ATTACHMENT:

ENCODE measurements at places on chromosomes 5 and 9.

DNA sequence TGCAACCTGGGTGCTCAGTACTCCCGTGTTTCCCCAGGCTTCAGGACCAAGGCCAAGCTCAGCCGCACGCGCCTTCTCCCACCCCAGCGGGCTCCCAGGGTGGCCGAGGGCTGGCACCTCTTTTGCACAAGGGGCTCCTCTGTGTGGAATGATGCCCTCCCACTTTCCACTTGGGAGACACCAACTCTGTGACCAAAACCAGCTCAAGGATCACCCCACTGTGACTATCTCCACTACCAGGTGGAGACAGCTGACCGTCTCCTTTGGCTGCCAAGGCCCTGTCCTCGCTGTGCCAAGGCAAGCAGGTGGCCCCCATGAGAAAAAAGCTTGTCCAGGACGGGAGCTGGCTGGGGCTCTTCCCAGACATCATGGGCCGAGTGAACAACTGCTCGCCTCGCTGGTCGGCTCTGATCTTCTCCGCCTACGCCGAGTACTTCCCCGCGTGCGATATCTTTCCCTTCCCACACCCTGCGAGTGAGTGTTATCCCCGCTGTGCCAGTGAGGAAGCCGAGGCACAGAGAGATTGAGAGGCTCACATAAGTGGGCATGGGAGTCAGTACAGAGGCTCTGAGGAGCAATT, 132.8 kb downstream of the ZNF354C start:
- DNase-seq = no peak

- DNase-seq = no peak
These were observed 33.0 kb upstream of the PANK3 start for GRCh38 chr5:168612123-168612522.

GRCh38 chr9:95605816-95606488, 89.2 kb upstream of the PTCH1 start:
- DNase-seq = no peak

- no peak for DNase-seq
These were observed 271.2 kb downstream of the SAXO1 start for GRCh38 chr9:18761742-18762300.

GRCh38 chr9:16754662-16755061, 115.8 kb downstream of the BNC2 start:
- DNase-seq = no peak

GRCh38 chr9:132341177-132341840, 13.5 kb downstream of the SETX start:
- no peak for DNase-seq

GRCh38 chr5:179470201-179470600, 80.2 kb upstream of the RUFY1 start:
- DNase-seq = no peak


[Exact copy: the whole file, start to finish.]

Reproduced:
ENCODE measurements at places on chromosomes 5 and 9.

DNA sequence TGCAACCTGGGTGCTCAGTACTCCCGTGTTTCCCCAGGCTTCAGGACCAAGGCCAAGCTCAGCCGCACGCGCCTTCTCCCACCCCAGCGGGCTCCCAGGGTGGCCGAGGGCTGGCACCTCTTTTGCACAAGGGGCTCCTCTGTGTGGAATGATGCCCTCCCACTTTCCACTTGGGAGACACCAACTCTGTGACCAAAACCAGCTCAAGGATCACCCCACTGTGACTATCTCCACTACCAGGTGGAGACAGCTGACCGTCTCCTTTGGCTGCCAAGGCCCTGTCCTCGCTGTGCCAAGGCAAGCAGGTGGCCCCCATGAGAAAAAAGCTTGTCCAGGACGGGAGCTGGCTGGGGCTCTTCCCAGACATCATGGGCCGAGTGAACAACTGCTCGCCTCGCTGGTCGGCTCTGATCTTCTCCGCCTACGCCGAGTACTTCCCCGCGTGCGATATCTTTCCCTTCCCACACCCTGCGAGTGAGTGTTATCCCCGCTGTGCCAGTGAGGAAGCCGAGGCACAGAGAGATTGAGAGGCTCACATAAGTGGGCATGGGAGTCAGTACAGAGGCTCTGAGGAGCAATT, 132.8 kb downstream of the ZNF354C start:
- DNase-seq = no peak

- DNase-seq = no peak
These were observed 33.0 kb upstream of the PANK3 start for GRCh38 chr5:168612123-168612522.

GRCh38 chr9:95605816-95606488, 89.2 kb upstream of the PTCH1 start:
- DNase-seq = no peak

- no peak for DNase-seq
These were observed 271.2 kb downstream of the SAXO1 start for GRCh38 chr9:18761742-18762300.

GRCh38 chr9:16754662-16755061, 115.8 kb downstream of the BNC2 start:
- DNase-seq = no peak

GRCh38 chr9:132341177-132341840, 13.5 kb downstream of the SETX start:
- no peak for DNase-seq

GRCh38 chr5:179470201-179470600, 80.2 kb upstream of the RUFY1 start:
- DNase-seq = no peak